Last but not least, we're planning on using a chroot (that's what a "container" is, when you scrape off the fancy convenience layers and buzzwords), so whatever's not inside /thisismypi won't be visible from the chroot. This is why we have to copy our ARM binary support magic into the container:
# cp /usr/bin/qemu-arm-static /thisismypi/usr/bin
If you are unsure what to copy over, check
update-binfmts --display | grep arm
for the correct name. If you really, really, really don't want anything in your image you don't absolutely need, copy it somewhere else and mount -b the path in.

Let's roll!

There! We're done! Time to jump into our new spaceship and let 'er rip!
# systemd-nspawn -D /thisismypi
Whut? Doesn't look different... Ok, let's try something.
# uname -a
Linux thisismypi 4.4.0-53-generic #74-Ubuntu SMP Fri Dec 2 15:59:10 UTC 2016 armv7l GNU/Linux
Ok, so we're still on Ubuntu, but our architecture is now armv7l. Bingo! Now, let's get crazy:
root@thisismypi:/# su pi
pi@thisismypi:/ $ exit

But does it WORK work?

# apt-get update
Oh! Strange errors! What happen? Somebody set us up the bomb!
Ok, we're not TOTALLY done yet. One thing I've identified so far is that /var/lock is actually a symlink to /run/lock on the Raspberry Pi, and that doesn't get created. So do a
# cd /run/ && mkdir lock
and apt should run fine, at least I didn't have any issues afterwards. Mind, they're most likely there, waiting for me to discover them, so proceed at your own risk!

What does work, what doesn't?

Removing packages works, raspi-config works, but doesn't offer all options. You can of course edit config files at leisure.

Installing packages, hummm... MOSTLY works, but it breaks stuff if it goes too far down onto machine level, which translates to "Your image is now trash". Installing nginx or php should be fine, but I wouldn't try updating kernel modules or other low-level stuff that relies on hardware-specific quirks. Always remember: You're still on your PC hardware, no matter how much it may look like a Pi right now!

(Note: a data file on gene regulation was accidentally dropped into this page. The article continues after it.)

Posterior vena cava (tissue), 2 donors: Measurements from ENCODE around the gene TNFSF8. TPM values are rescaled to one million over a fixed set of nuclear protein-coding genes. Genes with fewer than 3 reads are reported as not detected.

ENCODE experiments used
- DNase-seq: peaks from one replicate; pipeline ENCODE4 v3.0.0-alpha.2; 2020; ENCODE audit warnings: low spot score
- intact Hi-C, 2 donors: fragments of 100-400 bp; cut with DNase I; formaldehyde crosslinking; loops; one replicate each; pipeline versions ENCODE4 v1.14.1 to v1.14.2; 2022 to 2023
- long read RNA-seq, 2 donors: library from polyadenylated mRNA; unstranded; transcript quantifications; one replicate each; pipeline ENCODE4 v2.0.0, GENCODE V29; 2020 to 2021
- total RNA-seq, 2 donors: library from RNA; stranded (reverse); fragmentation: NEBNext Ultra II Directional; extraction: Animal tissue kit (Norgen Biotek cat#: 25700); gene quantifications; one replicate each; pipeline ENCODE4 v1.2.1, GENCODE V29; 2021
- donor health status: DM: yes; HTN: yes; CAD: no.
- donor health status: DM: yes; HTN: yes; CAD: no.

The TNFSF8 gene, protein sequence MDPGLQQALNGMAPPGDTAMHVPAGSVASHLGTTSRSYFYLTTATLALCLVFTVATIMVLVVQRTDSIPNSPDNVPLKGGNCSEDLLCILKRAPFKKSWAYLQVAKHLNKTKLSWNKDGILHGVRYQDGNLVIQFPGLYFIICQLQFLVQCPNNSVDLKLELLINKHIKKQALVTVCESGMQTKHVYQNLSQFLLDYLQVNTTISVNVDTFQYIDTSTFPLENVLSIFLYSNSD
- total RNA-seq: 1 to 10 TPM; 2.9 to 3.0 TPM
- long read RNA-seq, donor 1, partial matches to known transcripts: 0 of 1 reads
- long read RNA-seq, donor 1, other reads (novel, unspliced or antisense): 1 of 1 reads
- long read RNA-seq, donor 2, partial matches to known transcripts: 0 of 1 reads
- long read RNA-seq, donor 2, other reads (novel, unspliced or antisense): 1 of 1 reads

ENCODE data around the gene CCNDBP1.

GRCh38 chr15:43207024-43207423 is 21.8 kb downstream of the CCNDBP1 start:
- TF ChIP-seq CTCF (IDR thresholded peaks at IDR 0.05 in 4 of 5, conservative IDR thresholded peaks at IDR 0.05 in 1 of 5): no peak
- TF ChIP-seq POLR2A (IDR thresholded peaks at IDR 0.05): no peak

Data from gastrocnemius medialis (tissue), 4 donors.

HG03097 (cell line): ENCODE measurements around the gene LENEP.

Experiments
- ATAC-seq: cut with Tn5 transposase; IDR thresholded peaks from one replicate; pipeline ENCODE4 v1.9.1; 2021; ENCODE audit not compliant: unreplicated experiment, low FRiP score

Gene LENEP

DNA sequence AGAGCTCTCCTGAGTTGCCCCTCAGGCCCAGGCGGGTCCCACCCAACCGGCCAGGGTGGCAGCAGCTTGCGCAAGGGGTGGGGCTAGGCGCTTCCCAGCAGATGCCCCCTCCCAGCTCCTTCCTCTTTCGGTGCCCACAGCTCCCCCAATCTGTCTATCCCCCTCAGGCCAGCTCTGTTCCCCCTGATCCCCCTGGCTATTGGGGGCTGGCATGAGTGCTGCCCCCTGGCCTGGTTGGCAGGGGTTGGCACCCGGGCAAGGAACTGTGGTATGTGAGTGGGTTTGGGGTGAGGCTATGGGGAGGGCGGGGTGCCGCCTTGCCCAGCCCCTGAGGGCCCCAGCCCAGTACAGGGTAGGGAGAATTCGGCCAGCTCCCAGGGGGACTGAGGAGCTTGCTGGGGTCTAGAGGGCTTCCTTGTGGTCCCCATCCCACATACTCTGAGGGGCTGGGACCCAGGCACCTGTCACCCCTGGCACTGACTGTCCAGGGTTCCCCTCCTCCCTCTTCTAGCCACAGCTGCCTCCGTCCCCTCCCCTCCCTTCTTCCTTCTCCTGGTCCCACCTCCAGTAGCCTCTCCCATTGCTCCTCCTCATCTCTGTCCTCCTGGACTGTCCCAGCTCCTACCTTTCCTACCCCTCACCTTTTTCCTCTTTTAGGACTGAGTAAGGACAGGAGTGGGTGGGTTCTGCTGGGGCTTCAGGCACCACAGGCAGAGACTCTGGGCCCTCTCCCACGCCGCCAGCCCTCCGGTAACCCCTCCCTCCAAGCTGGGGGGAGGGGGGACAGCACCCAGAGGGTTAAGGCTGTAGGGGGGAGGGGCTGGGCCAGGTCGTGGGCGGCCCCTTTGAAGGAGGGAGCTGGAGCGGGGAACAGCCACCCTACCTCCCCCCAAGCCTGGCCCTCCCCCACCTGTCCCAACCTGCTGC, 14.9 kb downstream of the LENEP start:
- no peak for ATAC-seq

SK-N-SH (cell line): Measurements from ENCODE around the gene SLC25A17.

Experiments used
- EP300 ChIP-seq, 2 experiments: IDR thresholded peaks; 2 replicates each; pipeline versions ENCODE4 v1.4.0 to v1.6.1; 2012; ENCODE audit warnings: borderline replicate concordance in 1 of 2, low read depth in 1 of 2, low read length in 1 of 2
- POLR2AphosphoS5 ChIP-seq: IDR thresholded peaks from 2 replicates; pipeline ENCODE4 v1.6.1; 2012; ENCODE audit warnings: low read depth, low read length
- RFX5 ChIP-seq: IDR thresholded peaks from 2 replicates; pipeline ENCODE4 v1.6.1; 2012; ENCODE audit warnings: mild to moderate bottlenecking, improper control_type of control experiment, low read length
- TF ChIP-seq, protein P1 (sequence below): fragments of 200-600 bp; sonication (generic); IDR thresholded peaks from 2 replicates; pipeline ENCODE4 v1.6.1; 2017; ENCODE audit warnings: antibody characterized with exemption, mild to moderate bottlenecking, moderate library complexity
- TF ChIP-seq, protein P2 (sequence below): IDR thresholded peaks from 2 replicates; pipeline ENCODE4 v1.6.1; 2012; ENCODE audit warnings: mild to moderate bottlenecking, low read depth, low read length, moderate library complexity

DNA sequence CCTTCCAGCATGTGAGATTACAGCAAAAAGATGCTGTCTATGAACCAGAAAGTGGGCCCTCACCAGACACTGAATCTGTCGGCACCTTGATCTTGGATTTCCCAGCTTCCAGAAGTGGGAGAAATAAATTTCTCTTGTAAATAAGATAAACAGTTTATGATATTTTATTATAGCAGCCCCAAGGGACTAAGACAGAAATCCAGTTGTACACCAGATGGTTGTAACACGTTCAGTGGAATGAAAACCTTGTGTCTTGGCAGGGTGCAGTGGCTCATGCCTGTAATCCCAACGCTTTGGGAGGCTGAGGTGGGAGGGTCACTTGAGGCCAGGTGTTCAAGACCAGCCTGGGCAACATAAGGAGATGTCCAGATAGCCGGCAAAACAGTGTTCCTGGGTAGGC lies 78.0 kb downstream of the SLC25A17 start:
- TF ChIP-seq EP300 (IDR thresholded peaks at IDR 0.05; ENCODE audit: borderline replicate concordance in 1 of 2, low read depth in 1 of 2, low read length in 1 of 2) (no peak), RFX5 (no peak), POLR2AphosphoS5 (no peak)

Ok, what DOESN'T work? Well for starters, all the custom hardware of the Pi isn't there, so no GPIO, no I2C, no SPI, no other goodies. Then there's everything specific to the broadcom chip, like the bootloader, etc.

To reiterate, it's still running on the very box you're sitting in front of, only qemu gives it the magic powers to run code of a different architecture, and the chroot makes the code think the world ends at the mountpoint. 

What's the worst that could happen?

Now for the million dollar question: Will it run again on the real Pi? Why yes of course it will! The whole exercise would be a bit pointless if it didn't, wouldn't it now? Now, to answer that question bluntly, the worst that could happen is the image not booting. In that case, mount it up again, back up all the irreplaceable stuff you created there, and start over with a fresh image.